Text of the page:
Not being a Dibdin fan (something about the writing has always irritated me), I'd noticed the publication of his last novel--but instead picked up the previous one when I noticed reviews that talked about Back to Bologna more as a comic novel than a crime novel. One of Dibdin's satirical targets is semiotician-novelist Umberto Eco, surely too easy to lampoon these days both for his novels and for semiotics as a postmodern profession past its prime. For some reason, the scholarly literary references (even in fun) in Dibdin's novel seems forced, whereas a passing reference to Italo Svevo (without mentioning that author's name) in Carofiglio's The Past is Another Country seemed natural and unforced--simply a shorthand description of the character's state of mind, in terms that would have come naturally to the university-educated character himself. As has pointed out, Dibdin also indulges in a bit of insider humor by naming two characters with, alternately, the first and last names of the chief characters in his chief "competitors" novels (those of Magdalen Nabb and Donna Leon. Which leads me to the topic of Italian crime stories written by Americans and Brits who live (or have lived) for a time in Italy. The temptation is plainly difficult to resist: setting a novel in Venice or Florence (or all over Italy, as Dibdin does) is clearly more appealing (and probably more marketable) than setting it in Akron or Bradford. For readers of noir, perhaps Akron or Bradford would be more appropriate settings, though. I've referred to this phenomenon in its more egregious manifestations as "tourist noir," though Leon and Nabb lived in Italy long enough to escape that title. Dibdin did live in Italy for some time, but I believe he wrote the novels from a safe distance, in Seattle. Much of the comedy (and the plot) is derived from portraits of celebrities (the semiotician is balanced, in the plot-thread concerned with him, by an equally lampooned celebrity chef) and other "big" people, rather than from the life in the streets that I find more appropriate fodder for crime stories, even comic ones. See, for instance, the very funny crime novels of Donald Westlake, focused on small time criminals, not presidents and media types. Maybe I just have a tin ear for celebrity satire, or maybe it's not a format that translates into the crime genre very well. Regardless, there isn't quite enough crime to balance the comedy in Back to Bologna, and though there are several appealing new characters (including a lampoon of a private detective, a curiously naive Albanian immigrant--though she says she comes from Ruritania, the comic-opera locale of her favorite novel, also the source of her student-lover's name--and some local cops) there are a few too many characters and subplots, so that the whole thing comes off as a shallow skimming of the possibilities of Bologna (better seen in the excellent Night Bus, which manages crime and humor in Bologna in big enough quantities to far outshine Back to Bologna). But Dibdin's Bolognese book does have some things to recommend it: his brief descriptions and evocations of Bologna are apt and colorful. And when the narrative finally settles down briefly into the investigation of the ostensible crime (the murder of a football-club owner) the dialogue among the cops and Zen's progress through the city are a suggestion of the crime novel this might have been. But the crime and the investigation collapse under the farce and the metafiction (the Eco character proposing to write a crime novel called Back to Bologna, starring a detective named Nez...). Flavia the Ruritanian herself refers to the plot as "silly intrigues," so perhaps Dibdin the metafictional author was himself aware of the shallowness of the farcical elements of his plot.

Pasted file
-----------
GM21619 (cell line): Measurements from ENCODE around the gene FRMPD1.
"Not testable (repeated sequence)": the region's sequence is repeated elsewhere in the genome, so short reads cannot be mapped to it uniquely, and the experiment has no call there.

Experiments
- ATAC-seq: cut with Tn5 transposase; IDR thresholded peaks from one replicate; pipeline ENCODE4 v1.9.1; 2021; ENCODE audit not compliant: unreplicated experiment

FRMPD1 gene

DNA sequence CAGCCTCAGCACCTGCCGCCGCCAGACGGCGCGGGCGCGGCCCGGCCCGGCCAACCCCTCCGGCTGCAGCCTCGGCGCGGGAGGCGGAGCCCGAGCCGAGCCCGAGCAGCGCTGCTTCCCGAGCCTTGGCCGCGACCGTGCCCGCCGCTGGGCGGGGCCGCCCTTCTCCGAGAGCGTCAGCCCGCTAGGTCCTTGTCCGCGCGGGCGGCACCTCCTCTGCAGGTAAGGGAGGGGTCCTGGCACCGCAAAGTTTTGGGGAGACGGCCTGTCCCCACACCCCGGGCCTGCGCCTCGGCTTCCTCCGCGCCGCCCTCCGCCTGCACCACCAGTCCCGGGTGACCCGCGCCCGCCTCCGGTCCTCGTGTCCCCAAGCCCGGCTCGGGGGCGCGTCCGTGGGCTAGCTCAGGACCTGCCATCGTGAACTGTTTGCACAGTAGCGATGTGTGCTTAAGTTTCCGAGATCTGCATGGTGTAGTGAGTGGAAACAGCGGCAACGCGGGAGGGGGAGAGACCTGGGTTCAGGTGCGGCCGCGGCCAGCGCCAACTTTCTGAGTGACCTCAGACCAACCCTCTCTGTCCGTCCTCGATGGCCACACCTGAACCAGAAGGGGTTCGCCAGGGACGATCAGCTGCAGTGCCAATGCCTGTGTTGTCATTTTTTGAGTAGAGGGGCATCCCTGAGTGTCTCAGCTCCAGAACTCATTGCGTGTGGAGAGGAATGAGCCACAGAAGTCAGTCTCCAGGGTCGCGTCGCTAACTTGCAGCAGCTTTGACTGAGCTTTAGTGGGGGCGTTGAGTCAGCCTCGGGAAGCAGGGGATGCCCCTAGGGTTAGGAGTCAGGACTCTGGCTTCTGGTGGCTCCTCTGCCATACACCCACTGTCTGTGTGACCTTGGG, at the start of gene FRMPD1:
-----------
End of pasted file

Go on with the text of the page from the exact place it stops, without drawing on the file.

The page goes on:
New Carofiglio novel